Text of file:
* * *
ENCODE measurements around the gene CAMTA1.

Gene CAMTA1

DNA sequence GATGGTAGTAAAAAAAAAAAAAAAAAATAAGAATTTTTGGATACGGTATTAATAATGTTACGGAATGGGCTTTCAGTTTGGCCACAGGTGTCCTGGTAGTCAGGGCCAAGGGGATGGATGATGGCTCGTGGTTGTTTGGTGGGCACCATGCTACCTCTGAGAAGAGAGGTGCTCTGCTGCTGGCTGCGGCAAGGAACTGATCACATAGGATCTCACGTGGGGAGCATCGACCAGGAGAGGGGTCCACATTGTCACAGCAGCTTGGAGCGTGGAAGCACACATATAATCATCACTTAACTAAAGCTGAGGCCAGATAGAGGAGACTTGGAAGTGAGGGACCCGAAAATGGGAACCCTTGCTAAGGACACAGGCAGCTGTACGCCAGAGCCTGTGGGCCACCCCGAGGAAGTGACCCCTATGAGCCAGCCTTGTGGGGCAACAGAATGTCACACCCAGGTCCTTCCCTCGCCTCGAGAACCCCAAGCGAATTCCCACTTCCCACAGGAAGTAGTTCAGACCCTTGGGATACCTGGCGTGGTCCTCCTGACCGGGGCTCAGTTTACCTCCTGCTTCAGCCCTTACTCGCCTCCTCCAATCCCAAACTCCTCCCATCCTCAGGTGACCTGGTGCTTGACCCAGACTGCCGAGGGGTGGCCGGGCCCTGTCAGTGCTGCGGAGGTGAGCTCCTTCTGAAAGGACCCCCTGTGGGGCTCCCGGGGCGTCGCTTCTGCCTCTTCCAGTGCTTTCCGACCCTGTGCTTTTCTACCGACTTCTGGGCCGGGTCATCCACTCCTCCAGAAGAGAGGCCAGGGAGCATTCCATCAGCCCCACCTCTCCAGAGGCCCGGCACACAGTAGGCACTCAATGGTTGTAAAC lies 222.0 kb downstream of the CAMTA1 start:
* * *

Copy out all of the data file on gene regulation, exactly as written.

ENCODE measurements around the gene CAMTA1.

Gene CAMTA1

DNA sequence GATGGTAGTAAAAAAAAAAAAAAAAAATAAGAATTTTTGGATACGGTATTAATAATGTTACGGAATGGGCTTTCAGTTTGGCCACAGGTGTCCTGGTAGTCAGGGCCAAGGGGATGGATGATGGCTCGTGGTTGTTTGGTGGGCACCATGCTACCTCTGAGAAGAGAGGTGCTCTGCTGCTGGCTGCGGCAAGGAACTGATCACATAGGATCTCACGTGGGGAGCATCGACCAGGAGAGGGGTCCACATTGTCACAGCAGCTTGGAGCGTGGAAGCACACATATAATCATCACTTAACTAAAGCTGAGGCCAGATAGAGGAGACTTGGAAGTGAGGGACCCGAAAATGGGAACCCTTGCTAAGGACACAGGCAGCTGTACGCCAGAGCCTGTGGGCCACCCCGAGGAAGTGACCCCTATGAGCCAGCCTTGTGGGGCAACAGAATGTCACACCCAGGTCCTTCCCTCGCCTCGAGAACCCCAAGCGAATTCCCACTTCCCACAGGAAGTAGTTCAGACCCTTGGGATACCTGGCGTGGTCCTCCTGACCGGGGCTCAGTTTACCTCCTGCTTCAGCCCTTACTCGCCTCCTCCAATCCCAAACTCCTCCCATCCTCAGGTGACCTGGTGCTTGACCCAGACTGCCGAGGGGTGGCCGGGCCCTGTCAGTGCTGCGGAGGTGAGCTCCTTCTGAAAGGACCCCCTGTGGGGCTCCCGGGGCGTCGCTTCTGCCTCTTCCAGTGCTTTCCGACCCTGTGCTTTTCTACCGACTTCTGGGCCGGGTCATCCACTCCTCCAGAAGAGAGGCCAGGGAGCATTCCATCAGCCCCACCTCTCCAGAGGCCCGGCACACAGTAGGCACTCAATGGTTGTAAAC lies 222.0 kb downstream of the CAMTA1 start: